See Haberer et al.

  • No. 8 August 2020

    Dichotomy of chromatin in color

    As reported by Gagliardi et al., human papillomavirus (HPV) is found integrated within the genome in most cervical tumors, and often is associated with marked epigenetic and transcriptional activation of the surrounding chromatin. The circular arrangement shows the profile of histone modifications observed with ChIP–seq across the HPV-integration events in the cluster with the highest increase in enrichment, as shown in Fig. 5f. It is composed of data sampled from two randomly paired individuals, with tracks facing inward and outward for each individual. Individuals are paired randomly, and track colors correspond to five histone marks with epigenetic enrichment.

    See Gagliardi et al.

  • No. 7 2 July 2020

    p53 guarding the genome from Cas9

    In this issue, Enache, Rendo et al. show that the expression of guide-free Cas9 in human cell lines can lead to DNA damage, thus resulting in p53 activation. This can sometimes result in the emergence or expansion of p53-inactivating mutations. On the cover, p53 is depicted as the ‘watchdog’ of the genome garden. It is trying to bark away Cas9 ‘bunnies’ and prevent them from cutting the DNA. The watchdog and bunnies are based on the crystal structures of p53 and Cas9, respectively.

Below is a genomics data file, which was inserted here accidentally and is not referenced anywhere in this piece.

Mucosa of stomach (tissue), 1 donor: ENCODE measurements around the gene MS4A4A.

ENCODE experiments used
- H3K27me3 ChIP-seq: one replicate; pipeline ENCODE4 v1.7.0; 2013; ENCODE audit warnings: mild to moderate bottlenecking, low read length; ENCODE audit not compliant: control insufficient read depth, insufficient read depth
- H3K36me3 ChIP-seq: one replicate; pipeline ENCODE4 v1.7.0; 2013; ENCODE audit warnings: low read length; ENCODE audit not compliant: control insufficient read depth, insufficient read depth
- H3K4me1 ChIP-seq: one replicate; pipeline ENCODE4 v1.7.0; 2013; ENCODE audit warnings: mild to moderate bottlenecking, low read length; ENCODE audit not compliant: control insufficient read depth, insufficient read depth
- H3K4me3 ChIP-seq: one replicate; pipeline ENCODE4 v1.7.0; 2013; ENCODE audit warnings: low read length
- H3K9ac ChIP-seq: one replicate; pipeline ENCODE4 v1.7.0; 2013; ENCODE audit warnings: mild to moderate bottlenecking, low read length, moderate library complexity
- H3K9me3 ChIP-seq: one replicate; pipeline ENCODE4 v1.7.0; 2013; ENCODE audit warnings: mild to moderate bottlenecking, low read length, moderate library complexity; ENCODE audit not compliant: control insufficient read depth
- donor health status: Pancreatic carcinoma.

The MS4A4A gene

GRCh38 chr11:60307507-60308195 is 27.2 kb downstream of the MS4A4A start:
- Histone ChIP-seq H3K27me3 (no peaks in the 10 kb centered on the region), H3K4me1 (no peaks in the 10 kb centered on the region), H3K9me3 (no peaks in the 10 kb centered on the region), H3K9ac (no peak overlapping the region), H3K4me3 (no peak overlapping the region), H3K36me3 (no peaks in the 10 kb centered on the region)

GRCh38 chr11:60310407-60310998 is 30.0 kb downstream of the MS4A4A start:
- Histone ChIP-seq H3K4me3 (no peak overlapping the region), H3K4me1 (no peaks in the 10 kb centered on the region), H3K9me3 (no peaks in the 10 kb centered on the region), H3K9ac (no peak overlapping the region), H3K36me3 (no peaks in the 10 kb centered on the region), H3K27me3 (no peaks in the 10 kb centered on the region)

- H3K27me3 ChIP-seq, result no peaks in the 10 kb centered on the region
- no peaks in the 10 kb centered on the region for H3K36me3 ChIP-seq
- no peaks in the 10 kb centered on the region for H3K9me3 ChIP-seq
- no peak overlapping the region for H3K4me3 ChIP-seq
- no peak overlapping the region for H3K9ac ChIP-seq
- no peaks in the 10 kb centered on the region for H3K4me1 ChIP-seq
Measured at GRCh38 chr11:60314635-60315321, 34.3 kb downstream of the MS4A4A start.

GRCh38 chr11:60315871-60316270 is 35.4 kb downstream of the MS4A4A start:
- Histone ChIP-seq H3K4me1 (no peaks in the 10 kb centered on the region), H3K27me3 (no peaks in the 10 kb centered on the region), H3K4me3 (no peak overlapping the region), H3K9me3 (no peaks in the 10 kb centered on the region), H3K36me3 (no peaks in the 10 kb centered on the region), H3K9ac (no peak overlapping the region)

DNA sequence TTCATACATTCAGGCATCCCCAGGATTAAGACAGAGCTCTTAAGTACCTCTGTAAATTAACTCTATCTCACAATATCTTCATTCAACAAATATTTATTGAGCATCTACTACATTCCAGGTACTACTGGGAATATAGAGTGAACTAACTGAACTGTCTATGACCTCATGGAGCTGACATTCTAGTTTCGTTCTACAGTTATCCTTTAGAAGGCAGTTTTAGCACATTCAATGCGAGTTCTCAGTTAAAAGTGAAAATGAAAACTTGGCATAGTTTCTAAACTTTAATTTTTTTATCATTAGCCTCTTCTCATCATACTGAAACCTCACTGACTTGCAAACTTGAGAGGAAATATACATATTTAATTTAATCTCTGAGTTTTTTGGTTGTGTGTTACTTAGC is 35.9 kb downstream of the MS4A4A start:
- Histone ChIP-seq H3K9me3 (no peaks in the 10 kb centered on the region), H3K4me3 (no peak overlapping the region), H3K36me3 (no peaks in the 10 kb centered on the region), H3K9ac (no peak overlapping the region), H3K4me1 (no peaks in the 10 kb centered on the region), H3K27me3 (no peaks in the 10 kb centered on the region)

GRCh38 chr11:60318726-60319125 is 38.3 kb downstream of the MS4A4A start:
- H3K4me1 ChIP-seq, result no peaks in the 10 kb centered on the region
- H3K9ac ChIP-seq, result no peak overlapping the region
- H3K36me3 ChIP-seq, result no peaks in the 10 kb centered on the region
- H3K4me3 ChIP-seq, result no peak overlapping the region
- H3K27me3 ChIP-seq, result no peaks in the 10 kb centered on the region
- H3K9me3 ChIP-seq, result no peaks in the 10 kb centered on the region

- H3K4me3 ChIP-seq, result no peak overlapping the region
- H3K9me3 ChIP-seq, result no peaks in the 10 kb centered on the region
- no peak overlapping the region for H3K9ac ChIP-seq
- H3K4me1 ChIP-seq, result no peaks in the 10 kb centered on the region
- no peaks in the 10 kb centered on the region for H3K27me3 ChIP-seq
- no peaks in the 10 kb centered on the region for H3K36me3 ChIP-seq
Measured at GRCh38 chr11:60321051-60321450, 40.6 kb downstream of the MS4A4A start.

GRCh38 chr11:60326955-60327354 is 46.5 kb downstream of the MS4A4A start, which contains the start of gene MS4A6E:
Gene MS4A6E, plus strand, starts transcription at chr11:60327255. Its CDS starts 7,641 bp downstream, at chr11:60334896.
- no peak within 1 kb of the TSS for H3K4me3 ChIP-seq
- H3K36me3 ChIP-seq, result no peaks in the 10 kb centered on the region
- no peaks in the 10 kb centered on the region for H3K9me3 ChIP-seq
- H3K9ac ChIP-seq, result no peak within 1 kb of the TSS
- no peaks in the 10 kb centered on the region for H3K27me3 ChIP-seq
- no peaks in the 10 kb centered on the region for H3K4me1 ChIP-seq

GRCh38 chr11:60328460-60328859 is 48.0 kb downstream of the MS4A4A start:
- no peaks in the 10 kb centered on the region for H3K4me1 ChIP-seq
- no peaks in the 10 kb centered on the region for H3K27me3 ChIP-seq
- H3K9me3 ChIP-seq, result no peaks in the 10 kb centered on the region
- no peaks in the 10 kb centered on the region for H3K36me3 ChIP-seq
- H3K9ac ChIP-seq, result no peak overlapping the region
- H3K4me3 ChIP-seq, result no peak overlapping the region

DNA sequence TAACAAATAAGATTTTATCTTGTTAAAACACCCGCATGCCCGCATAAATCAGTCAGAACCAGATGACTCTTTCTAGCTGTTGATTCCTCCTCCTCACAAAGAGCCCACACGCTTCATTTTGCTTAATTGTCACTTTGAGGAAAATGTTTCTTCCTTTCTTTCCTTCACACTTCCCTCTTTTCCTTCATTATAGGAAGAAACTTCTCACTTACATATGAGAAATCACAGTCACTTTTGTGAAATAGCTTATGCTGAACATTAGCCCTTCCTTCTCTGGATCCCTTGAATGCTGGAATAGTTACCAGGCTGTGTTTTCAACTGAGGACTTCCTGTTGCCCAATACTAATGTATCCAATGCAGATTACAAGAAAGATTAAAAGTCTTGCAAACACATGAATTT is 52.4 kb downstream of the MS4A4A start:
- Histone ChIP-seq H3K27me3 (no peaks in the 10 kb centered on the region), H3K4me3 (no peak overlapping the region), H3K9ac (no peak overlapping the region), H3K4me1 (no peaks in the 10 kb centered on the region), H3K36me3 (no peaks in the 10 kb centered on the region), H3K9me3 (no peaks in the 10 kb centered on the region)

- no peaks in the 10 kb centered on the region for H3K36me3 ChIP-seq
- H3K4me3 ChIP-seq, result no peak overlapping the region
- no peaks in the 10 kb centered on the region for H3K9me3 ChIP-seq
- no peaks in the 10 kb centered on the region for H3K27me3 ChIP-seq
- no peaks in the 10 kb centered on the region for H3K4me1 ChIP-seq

See Enache et al.

  • No. 6 June 2020

    Equilibrium in the chromatin jungle

    Lions (MLL2/COMPASS) keep zebras (PRC2) away, allowing the boat (RNA polymerase II) to travel down the river (DNA). When lions are not around (MLL2 knockout), zebras and crocodiles (DNA methyltransferases) block the boat. Without any animals, the boat is free to navigate.

    See See Douillet et al.

  • No. 5 May 2020

    Sorbitol cyclone

    This double-helix-shaped cyclone of sweetener packets depicts the detrimental effect of increased sorbitol levels on peripheral nerves, caused by biallelic mutations in the sorbitol dehydrogenase (SORD) gene.

    See Cortese et al.

  • No. 4 April 2020

    Building TADs in leukemia

    The cover image depicts the creation of a 3D chromosomal landscape in a leukemia cell, described in Kloetgen et al. This study identifies a TAD fusion and separation events responsible for activation of oncogenes and silencing of tumor suppressors.

    See Kloetgen et al.

  • No. 3 March 2020

    Pan-Cancer Analysis of Whole Genomes (PCAWG)